Enzymes

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Explain the structure of enzymes and discuss their metabolic reactions. Explain the structure of enzymes and discuss their metabolic reactions.

Enzyme, a protein that catalyses a specific reaction. ‘Living cells contain thousands of different enzymes’ (Elliott, p.214), each of which catalyses (that is, accelerates without itself being changed) just one kind of reaction. In some of these reactions, small organic molecules such as amino acids, sugars, nucleotides, and lipids are broken down to provide energy for the cell. In other reactions, small molecules are built into complex macromolecules, such as proteins, DNA, RNA, and polysaccharides, or used to carry signals, or to control cell movements or gene expression. Enzyme-catalysed reactions are usually connected in series, so that the product of one reaction becomes the starting material, or substrate, for the next. These long linear reaction pathways are in turn linked to one another, forming a maze of interconnected reactions that enables the cell to survive, grow, and reproduce. Enzymes dictate the pattern of chemical changes in a cell and without them life as we know it would be impossible. Enzymes are biological catalysts. The lock and key theory was suggested in 1894 by Emil Fischer and properly described as follows "The specificity of an enzyme (the lock) for its substrate (the key) arises from their geometrically complementary shapes".

The lock and key theory is simply a way of describing how specific an enzyme is for its substrate. Just like a lock requires a specifically shaped key for it to work so does an enzyme. Each enzyme is a protein which is a polypeptide chain folded into a complex 3 dimensional structure. Part of that structure contains the active site which is where the enzyme can bind to the substrate on which it will perform some chemical reaction. Because each enzyme performs a specific task on a specific substrate the active centre of the enzyme can be considered to be the "lock" which requires the specific "key" or substrate to perform the function. Smaller keys, larger keys, or incorrectly positioned teeth on keys (incorrectly shaped or sized substrate molecules) do not fit into the lock (enzyme). Only the correctly shaped key (substrate) opens a particular lock. If we imagine the enzyme as the lock and the substrate the key - the key is inserted in the lock and if this is his right enzyme for the substrate the lock is turned, and the door is opened and the reaction proceeds.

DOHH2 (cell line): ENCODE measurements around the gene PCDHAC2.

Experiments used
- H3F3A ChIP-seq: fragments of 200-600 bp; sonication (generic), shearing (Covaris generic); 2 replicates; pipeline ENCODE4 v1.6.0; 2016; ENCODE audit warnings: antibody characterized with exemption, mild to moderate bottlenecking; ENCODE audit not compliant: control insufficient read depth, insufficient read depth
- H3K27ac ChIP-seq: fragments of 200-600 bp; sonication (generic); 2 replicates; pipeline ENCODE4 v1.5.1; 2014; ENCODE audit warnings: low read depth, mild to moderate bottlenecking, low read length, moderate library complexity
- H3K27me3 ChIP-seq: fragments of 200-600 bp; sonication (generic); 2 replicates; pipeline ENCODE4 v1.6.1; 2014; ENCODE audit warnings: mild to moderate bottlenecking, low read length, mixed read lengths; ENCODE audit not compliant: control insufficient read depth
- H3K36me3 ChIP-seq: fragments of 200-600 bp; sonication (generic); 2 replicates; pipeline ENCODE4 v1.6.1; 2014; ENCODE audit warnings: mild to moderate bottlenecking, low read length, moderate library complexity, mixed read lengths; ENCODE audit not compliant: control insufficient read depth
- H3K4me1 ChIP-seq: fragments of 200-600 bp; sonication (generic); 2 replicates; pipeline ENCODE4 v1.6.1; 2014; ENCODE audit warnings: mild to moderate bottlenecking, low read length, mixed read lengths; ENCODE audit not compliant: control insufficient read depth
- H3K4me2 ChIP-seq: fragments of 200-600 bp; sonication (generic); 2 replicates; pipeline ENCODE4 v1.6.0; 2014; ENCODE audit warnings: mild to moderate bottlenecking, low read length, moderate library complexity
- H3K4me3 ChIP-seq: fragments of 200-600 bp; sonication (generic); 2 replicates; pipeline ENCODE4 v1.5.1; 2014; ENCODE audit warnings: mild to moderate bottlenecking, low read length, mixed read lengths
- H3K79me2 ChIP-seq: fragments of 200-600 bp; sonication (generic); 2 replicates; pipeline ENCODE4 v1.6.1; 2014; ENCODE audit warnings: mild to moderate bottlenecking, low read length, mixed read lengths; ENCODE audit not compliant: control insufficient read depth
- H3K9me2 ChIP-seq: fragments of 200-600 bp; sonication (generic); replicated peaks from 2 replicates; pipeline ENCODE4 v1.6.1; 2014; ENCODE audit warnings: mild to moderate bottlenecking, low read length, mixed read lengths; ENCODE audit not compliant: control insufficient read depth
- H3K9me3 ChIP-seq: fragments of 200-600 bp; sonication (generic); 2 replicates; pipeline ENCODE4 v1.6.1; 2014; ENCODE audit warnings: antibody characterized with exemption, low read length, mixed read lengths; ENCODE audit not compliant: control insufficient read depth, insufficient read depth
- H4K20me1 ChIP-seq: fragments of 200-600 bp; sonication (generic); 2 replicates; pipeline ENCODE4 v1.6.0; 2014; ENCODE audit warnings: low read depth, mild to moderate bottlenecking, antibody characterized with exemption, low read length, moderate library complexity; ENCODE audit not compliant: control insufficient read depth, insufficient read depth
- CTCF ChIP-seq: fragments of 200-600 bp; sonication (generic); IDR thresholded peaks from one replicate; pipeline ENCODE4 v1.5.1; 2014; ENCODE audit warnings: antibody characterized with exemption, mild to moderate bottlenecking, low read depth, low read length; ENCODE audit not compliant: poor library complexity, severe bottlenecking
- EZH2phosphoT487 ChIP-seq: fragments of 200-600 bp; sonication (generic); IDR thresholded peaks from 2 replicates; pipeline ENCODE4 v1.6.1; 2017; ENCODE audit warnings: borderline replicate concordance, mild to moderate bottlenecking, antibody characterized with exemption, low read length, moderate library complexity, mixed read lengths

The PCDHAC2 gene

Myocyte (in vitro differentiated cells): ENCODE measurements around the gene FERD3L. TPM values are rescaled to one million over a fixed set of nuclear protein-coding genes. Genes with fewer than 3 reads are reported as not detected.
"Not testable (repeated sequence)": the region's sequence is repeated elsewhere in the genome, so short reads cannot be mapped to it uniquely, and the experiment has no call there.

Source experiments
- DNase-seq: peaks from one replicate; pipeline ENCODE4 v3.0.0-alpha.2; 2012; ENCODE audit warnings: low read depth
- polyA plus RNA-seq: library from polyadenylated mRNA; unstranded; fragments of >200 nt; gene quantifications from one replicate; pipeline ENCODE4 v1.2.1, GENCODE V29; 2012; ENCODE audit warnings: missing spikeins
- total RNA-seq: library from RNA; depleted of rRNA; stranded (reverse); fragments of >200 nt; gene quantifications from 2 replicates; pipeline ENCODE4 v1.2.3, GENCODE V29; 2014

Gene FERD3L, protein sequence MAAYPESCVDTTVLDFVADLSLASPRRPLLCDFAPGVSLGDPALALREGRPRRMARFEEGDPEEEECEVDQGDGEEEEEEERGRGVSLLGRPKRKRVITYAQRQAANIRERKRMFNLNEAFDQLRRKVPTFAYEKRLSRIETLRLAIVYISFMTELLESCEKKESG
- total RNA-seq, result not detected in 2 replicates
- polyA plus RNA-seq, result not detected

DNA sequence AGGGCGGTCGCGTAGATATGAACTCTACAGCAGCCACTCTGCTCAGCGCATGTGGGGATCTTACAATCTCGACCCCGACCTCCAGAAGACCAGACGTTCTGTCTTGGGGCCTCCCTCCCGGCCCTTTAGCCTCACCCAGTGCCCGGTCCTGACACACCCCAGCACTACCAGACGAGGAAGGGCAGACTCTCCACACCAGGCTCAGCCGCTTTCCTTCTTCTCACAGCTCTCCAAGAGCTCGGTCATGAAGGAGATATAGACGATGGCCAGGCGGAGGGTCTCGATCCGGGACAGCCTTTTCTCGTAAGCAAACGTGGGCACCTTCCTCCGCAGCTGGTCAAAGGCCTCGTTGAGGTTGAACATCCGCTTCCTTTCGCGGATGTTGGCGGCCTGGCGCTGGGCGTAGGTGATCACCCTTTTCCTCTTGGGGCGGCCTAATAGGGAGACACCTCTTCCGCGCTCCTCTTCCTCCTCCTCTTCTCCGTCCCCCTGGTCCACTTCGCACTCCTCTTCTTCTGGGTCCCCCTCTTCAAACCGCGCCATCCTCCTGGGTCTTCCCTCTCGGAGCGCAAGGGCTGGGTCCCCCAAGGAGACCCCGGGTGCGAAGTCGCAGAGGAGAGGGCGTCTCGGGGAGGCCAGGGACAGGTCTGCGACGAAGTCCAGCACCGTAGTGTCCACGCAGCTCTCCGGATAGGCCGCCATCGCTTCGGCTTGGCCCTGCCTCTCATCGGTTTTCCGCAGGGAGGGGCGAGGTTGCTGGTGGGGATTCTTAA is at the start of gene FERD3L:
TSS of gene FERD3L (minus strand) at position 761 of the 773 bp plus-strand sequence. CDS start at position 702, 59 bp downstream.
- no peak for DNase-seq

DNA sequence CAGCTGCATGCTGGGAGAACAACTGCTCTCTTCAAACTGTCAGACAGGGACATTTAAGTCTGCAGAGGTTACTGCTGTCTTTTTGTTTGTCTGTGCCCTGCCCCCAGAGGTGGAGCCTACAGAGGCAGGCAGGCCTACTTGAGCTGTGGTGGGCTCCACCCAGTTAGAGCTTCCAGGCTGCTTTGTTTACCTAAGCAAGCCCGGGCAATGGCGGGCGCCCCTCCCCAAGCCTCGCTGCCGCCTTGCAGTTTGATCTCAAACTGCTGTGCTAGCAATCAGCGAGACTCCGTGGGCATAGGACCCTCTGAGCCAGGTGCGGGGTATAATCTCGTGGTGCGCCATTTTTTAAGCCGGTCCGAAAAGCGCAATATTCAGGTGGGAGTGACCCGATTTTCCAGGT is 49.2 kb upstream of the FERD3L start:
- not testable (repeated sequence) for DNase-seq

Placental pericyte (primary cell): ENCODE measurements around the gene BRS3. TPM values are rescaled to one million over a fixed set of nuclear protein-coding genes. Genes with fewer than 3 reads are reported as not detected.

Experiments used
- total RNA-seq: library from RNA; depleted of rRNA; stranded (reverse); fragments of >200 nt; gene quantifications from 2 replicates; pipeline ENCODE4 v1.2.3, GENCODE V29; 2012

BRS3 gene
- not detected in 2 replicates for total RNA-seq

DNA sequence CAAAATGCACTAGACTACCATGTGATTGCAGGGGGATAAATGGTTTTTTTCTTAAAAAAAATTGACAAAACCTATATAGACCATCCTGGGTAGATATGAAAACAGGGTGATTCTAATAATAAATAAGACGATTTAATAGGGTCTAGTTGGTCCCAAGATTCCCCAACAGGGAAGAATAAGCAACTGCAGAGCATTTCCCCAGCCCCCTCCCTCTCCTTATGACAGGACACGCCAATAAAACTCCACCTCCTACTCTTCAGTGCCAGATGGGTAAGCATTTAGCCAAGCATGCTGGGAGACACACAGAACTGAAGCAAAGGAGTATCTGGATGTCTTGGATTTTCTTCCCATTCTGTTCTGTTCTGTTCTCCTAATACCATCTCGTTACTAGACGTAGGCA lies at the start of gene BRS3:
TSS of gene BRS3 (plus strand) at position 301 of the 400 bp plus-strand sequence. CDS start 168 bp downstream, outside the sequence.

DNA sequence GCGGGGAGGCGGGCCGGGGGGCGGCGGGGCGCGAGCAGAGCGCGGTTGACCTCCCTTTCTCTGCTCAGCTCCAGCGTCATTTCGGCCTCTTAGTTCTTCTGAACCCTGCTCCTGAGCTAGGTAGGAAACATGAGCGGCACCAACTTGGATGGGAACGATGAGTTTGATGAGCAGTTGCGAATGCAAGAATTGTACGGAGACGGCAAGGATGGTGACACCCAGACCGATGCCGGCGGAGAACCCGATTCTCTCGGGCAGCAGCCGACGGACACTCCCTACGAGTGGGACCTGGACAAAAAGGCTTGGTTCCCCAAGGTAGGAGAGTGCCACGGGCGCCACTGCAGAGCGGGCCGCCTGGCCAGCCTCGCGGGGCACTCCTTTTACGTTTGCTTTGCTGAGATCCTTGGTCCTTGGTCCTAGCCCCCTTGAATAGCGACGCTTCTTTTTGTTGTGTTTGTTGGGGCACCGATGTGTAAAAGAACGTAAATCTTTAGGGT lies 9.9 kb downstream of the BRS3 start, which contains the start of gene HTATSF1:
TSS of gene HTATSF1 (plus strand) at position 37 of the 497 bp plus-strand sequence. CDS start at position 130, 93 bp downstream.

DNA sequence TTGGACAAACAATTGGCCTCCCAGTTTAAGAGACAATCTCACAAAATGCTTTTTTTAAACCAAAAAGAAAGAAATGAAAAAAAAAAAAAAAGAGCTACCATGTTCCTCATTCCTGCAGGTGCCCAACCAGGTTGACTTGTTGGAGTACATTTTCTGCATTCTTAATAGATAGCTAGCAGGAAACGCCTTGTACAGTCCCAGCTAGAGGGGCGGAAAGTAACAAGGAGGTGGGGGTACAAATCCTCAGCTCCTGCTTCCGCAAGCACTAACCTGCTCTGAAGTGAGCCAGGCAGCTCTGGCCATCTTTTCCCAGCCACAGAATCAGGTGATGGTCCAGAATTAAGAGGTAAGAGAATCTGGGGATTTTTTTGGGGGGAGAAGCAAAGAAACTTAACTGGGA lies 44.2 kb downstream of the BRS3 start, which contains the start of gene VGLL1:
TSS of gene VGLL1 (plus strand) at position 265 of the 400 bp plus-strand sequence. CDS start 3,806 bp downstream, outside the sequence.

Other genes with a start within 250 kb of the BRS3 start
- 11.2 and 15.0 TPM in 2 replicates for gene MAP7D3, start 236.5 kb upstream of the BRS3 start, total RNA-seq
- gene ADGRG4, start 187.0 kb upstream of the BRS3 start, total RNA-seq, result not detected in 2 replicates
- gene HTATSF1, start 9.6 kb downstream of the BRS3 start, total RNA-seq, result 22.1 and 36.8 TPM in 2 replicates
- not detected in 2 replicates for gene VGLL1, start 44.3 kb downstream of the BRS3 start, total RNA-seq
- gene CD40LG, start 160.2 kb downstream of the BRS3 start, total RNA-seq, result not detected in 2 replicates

The active site is the specific region of the enzyme which combines with the substrate. The products are released from the enzyme surface to regenerate the enzyme for another reaction cycle. ‘The active site has a unique geometric shape that is complementary to the geometric shape of a substrate molecule.’(Kent, p.198) This means that enzymes specifically react with only one or a very few similar compounds. Products are released

Products are released
Reactants approach enzyme
Reactants approach enzyme
Reactants bind to enzyme
Reactants bind to enzyme
Enzyme changes shape
Enzyme changes shape

The Induced fit theory - Enzymes act as biological catalysts. They are ‘globular proteins that have a specific shape within which there is a functional portion’(Berg, p.31) known as the active site. Enzymes lower the activation energy of a reaction, allowing it to proceed at a lower temperature than it would normally. In an enzyme controlled reaction, the general term for the substance on which the enzyme acts is substrate and the substances formed at the end of their action are known as the products. The enzyme molecule and the substance it acts on fit together very precisely, giving rise to the name lock and key theory of enzyme action. In practice, the enzyme is thought to change shape slightly and so mould itself to the shape of the substance it acts on. This is called the induced fit theory of enzyme action. See above diagram.

Enzymes are large proteins that...
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